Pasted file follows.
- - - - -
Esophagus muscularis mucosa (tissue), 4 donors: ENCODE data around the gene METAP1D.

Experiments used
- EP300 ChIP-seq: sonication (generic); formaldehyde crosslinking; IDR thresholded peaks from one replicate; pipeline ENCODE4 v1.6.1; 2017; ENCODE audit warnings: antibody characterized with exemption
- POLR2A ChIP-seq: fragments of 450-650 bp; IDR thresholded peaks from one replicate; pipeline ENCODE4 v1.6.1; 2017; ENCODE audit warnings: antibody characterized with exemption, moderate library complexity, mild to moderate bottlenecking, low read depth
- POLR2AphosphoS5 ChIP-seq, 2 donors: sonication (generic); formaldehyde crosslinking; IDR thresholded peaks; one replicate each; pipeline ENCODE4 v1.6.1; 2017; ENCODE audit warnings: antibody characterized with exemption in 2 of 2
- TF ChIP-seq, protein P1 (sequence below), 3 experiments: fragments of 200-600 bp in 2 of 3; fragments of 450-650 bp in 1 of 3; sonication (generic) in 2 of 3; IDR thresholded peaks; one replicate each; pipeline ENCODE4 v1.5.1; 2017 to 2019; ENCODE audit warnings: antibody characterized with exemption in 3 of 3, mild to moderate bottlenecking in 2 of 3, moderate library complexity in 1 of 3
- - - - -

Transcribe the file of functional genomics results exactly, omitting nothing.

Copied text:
Esophagus muscularis mucosa (tissue), 4 donors: ENCODE data around the gene METAP1D.

Experiments used
- EP300 ChIP-seq: sonication (generic); formaldehyde crosslinking; IDR thresholded peaks from one replicate; pipeline ENCODE4 v1.6.1; 2017; ENCODE audit warnings: antibody characterized with exemption
- POLR2A ChIP-seq: fragments of 450-650 bp; IDR thresholded peaks from one replicate; pipeline ENCODE4 v1.6.1; 2017; ENCODE audit warnings: antibody characterized with exemption, moderate library complexity, mild to moderate bottlenecking, low read depth
- POLR2AphosphoS5 ChIP-seq, 2 donors: sonication (generic); formaldehyde crosslinking; IDR thresholded peaks; one replicate each; pipeline ENCODE4 v1.6.1; 2017; ENCODE audit warnings: antibody characterized with exemption in 2 of 2
- TF ChIP-seq, protein P1 (sequence below), 3 experiments: fragments of 200-600 bp in 2 of 3; fragments of 450-650 bp in 1 of 3; sonication (generic) in 2 of 3; IDR thresholded peaks; one replicate each; pipeline ENCODE4 v1.5.1; 2017 to 2019; ENCODE audit warnings: antibody characterized with exemption in 3 of 3, mild to moderate bottlenecking in 2 of 3, moderate library complexity in 1 of 3